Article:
Just bought an inexpensive baking pan hoping it would fit an old toaster oven. Only $1, and it seemed decently made so took the chance.
I found it would fit by bending the flanges down along the short edges. To my surprise, the pan, which had been quite flat on the bottom, developed a sharp bistable twist. The bending was done freehand, using fingers alone.
Would holding the pan flat during the bend have avoided the twist, or is the twisting intrinsic to deforming a drawn shape of this sort? Can a twist be "tuned out" of a drawn shape? More pans are available if it's necessary to start over. It's very easy to make the twist worse, but making it better requires visualization skills I lack.
The pan is about 11 by 7 by 1 inch deep, the flanges I bent down were along the 7 inch edges. The twist that resulted is close to half an inch.
Thanks for reading, and any ideas.
It's really hard to tell without handling the pan, but perhaps the edges of the bottom have been stretched larger than the center. Making many narrow bends sequentially can do that, since the metal stretches to accommodate being bowed out. If the center was larger the edges would be stable and the bottom would bulge and be in/out bistable. Hammering around the center against a solid steel block might stretch it enough to remove the twist, though judging where and how much to hit is tricky, an acquired skill. An auto-body planishing hammer with a smooth face is neater than a ball pein.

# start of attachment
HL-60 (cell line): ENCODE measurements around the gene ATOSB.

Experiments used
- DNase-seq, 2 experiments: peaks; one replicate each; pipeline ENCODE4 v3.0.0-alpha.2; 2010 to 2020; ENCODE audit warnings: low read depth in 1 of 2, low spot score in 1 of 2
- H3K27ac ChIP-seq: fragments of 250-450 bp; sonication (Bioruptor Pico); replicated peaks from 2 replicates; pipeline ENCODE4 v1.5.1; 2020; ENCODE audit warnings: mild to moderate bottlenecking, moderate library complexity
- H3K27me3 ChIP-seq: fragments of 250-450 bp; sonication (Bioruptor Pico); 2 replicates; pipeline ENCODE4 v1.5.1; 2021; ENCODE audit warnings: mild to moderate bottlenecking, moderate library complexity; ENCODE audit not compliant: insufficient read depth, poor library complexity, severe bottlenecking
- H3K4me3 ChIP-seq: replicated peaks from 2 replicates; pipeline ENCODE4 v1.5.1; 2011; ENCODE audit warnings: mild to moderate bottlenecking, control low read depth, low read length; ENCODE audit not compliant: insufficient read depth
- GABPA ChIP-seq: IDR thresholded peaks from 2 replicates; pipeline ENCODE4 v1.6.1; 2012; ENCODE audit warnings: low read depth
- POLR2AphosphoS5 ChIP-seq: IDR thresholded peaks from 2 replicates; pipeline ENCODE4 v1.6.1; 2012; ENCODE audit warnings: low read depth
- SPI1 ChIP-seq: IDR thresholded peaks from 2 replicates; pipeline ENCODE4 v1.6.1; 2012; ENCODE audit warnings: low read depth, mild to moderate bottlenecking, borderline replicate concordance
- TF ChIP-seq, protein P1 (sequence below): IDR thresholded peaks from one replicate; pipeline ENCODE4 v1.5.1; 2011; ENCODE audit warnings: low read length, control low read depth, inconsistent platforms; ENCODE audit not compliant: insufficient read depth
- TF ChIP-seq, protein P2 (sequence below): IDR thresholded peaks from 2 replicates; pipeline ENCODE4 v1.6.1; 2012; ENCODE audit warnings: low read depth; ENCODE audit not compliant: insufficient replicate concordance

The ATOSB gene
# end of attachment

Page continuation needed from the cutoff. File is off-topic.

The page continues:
Vise-Grip or other flat jaw sheet metal pliers are very handy, I used them to fine-tune the shape of the air cleaner latch I made. When you need a bend longer than your tooling allows, change the angle gradually and uniformly up and down the length to avoid stretching. Clamping the metal between two wood blocks below the bend line and pounding on a third block pressed down against the bend line is simple, neat and effective.
I added 10 years to the life of my car by making and welding in fender-shaped metal rust patches, some of which are barely visible. The lowest body shop quote to fix one quarter-sized hole was $800 and the dealer's body shop wanted $3000, an incentive for me to learn to make the compound curved wheel well lip detail. The first patch paid for the whole (used) MIG setup plus night school cost.